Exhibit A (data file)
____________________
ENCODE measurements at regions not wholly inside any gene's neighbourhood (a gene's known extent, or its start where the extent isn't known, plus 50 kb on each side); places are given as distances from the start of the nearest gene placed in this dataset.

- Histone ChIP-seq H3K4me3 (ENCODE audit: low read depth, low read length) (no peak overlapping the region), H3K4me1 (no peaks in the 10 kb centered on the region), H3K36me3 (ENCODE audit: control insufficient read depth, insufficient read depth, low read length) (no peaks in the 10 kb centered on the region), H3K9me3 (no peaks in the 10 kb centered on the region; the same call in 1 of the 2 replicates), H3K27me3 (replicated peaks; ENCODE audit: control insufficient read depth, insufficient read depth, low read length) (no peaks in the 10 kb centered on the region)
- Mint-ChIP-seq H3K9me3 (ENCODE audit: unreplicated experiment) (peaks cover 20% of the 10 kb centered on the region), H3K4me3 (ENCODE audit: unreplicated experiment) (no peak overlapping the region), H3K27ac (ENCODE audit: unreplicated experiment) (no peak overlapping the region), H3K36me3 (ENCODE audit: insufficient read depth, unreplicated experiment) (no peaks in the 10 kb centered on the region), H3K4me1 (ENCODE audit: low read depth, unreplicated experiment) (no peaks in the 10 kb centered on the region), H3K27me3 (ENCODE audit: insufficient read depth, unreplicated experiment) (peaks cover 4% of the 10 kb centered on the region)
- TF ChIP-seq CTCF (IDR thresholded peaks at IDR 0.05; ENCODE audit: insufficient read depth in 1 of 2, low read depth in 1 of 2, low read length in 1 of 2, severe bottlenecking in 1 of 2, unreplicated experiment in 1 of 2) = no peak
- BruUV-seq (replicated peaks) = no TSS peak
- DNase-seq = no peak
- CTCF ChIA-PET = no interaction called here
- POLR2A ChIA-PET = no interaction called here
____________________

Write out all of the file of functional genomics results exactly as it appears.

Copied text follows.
ENCODE measurements at regions not wholly inside any gene's neighbourhood (a gene's known extent, or its start where the extent isn't known, plus 50 kb on each side); places are given as distances from the start of the nearest gene placed in this dataset.

- Histone ChIP-seq H3K4me3 (ENCODE audit: low read depth, low read length) (no peak overlapping the region), H3K4me1 (no peaks in the 10 kb centered on the region), H3K36me3 (ENCODE audit: control insufficient read depth, insufficient read depth, low read length) (no peaks in the 10 kb centered on the region), H3K9me3 (no peaks in the 10 kb centered on the region; the same call in 1 of the 2 replicates), H3K27me3 (replicated peaks; ENCODE audit: control insufficient read depth, insufficient read depth, low read length) (no peaks in the 10 kb centered on the region)
- Mint-ChIP-seq H3K9me3 (ENCODE audit: unreplicated experiment) (peaks cover 20% of the 10 kb centered on the region), H3K4me3 (ENCODE audit: unreplicated experiment) (no peak overlapping the region), H3K27ac (ENCODE audit: unreplicated experiment) (no peak overlapping the region), H3K36me3 (ENCODE audit: insufficient read depth, unreplicated experiment) (no peaks in the 10 kb centered on the region), H3K4me1 (ENCODE audit: low read depth, unreplicated experiment) (no peaks in the 10 kb centered on the region), H3K27me3 (ENCODE audit: insufficient read depth, unreplicated experiment) (peaks cover 4% of the 10 kb centered on the region)
- TF ChIP-seq CTCF (IDR thresholded peaks at IDR 0.05; ENCODE audit: insufficient read depth in 1 of 2, low read depth in 1 of 2, low read length in 1 of 2, severe bottlenecking in 1 of 2, unreplicated experiment in 1 of 2) = no peak
- BruUV-seq (replicated peaks) = no TSS peak
- DNase-seq = no peak
- CTCF ChIA-PET = no interaction called here
- POLR2A ChIA-PET = no interaction called here